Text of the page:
We know that money can buy so many things but true happiness and joy are not among those things. However, in our culture today, the complete lack of money can also buy misery. Most times, the approach we use in every situation in life can impact the outcomes. Money itself is not evil. It’s about allowing money or other material possessions to take over you in such a way that you deviate from its goodness and start doing things out of the way, abusing the resources, misusing the blessings, and abusing others. What becomes stressful, and creates all sorts of anxieties, and negative thoughts and eventually leads you to the wrong path through temptations is that too much love for money that will cause you to prioritize money seeking behaviors over everything else that truly matters for your purpose on earth. 1 Corinthians 6:12 says, “Everything is permissible for me,- but I will not be mastered by anything.” This encourages us to be determined not to allow things to have control over us in any way. Even those things and possessions that we have so much of.

The phrase describes “the love of money”, and not just money. Wealth, possession, and success can be as good or bad as how we get them, and how we use them. The verse describes the obsession with money that will translate into greed, abuse, and thoughtlessness to form the basis of many kinds of sin, and evil. It’s good to note that not all evil or bad havoc are resulting from money and material possession. Rather, it is the too much love of that wealth and money that can serve as temptation for individuals to drift away from their faith and plunge themselves into stress, sorrows, and evil doings. Psalms 62:10 says, “Don’t make your living by extortion or put your hope in stealing. And if your wealth increases, don’t make it the center of your life.”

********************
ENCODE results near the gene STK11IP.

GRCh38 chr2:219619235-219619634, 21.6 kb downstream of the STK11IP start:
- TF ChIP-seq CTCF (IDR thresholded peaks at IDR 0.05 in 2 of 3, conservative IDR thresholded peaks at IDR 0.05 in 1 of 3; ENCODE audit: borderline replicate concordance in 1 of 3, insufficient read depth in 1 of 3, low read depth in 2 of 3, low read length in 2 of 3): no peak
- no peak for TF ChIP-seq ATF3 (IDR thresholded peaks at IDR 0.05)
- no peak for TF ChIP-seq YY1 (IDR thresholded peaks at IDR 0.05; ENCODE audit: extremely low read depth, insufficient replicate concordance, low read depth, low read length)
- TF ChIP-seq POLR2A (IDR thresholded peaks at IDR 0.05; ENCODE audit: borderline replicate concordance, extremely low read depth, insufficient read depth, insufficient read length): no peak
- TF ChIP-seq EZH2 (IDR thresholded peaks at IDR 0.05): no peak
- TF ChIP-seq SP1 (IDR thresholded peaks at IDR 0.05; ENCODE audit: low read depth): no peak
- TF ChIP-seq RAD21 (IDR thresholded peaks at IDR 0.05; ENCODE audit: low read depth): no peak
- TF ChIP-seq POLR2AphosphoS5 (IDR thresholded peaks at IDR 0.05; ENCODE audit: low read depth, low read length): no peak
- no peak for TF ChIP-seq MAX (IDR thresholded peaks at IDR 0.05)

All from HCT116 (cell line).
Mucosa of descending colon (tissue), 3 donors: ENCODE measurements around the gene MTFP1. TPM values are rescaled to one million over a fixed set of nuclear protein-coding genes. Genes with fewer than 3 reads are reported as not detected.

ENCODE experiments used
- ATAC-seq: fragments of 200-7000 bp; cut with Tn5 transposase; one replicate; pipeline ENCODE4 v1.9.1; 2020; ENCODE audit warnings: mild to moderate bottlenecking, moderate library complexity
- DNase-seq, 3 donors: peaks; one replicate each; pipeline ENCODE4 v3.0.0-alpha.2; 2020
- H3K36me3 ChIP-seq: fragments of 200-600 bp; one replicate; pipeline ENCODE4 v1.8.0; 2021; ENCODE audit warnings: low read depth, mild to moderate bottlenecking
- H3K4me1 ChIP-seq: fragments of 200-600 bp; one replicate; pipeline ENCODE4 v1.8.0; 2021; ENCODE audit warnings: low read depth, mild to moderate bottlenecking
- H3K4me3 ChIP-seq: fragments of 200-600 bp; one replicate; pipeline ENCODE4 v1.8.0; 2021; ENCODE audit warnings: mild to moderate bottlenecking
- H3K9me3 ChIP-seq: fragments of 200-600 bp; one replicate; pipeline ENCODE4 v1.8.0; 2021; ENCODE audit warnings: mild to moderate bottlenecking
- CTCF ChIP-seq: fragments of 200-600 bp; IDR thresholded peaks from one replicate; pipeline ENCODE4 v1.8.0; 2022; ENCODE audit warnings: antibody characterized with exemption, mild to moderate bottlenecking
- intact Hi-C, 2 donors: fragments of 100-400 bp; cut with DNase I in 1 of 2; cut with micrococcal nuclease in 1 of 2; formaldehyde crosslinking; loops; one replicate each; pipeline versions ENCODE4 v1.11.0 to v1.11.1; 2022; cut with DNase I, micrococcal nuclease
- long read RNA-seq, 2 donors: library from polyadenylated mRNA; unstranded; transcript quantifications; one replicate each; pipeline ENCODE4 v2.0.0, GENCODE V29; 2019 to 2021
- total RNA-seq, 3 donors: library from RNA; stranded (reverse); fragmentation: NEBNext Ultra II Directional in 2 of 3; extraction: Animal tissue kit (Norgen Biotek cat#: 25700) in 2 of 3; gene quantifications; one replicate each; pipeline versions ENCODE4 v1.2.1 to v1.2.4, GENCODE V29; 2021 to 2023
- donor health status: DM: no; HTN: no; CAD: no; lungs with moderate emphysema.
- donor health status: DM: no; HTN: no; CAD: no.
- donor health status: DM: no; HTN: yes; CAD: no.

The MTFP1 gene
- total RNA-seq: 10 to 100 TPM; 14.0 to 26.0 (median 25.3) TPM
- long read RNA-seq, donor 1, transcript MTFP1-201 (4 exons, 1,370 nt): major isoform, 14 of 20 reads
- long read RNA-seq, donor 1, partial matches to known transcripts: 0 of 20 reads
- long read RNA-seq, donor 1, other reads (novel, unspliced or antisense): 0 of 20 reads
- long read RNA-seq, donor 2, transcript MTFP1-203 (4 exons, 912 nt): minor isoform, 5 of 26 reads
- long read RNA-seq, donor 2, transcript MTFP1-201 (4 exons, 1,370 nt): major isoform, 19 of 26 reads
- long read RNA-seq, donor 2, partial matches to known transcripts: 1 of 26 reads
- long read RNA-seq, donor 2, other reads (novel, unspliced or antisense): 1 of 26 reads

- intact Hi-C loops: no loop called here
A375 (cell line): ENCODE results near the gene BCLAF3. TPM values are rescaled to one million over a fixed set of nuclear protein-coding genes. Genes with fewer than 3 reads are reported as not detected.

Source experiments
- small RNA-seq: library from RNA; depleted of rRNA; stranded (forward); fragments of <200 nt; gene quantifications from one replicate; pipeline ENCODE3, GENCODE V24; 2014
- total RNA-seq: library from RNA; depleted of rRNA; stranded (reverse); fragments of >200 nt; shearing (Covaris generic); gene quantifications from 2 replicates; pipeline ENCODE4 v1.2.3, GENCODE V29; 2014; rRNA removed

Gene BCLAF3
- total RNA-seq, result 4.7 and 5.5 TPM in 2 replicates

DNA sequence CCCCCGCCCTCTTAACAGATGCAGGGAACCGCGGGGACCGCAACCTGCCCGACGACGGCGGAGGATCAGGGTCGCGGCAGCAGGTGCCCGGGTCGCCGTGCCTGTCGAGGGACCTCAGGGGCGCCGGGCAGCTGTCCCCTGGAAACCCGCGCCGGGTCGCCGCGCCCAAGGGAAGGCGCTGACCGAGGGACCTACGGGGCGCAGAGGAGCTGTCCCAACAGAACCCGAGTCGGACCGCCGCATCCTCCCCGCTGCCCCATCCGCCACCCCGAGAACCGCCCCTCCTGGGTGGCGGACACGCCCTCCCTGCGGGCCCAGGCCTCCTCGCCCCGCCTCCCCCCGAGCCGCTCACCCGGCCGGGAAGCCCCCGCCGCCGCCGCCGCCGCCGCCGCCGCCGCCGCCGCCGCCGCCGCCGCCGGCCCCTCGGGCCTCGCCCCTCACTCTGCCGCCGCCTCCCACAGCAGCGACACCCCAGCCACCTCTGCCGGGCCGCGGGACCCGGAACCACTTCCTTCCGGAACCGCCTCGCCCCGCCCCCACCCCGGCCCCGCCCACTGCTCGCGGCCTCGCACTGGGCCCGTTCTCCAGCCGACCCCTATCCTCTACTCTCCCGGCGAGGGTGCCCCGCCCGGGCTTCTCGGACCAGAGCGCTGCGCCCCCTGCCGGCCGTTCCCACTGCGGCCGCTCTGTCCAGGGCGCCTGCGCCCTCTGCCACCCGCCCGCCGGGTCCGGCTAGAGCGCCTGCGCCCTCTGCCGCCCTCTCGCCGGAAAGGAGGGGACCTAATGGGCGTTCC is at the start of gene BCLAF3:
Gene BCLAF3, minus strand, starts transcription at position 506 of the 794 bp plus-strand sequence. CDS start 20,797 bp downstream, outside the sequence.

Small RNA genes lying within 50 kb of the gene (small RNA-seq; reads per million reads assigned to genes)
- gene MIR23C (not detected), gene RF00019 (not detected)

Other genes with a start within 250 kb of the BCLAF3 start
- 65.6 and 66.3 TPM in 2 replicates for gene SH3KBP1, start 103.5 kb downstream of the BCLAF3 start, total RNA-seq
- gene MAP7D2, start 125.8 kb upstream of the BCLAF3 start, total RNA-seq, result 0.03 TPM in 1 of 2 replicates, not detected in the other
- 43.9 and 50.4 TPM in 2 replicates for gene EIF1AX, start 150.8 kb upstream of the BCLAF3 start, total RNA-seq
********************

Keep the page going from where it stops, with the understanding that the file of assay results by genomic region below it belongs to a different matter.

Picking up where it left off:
The same goes for the phrase, “Money doesn’t grow on trees.” This is meant to let us know that we are to spend money cautiously and that there is scarcity and we should not waste it. 

However, some people get limited by this so much that they become so heavily cautious and sometimes not even do something nice for themselves that might bring them joy within the moments (Hedonistic happiness). 

While in college, a friend of mine was so fixed on this notion that he limited his joy in such a way that he became very unhappy, complaining, and grumbling most of the time. His parents would give him some money for lunch but he would always give himself a very hard time to use the money due to his justification that he was been cautious of the phrase his dad has always told him “money doesn’t grow on trees.” He was almost always afraid to even give himself a little treat for all his hard work. Each time he wanted to buy something nice for himself or eat good food, he would grumble, whine, and become so worried about not finishing his money.

You deserve to use God’s blessings to treat yourself better and treat others as well. So, don’t limit your joy. If you have money, enjoy that money, and use it wisely to bless others and yourself. We believe that all good things come from God! We are mere stewards of his resources. You, your gifts, possession are all God’s gifts and blessings to you. What you decide to do with them, how you choose to use them- for your benefit, for the benefit of others, and for God’s glory – will be your gifts back to God.

Published by Nabs and Kim Nabieu!

Kim and Nabs are a young couple who are passionate about engaging, empowering, and transforming the next generation for greatness. They offer transformation coaching services that are guaranteed to help teens and young adults discover their greatest potential, transform from within, create lasting changes, accomplish life goals, and live their best lives.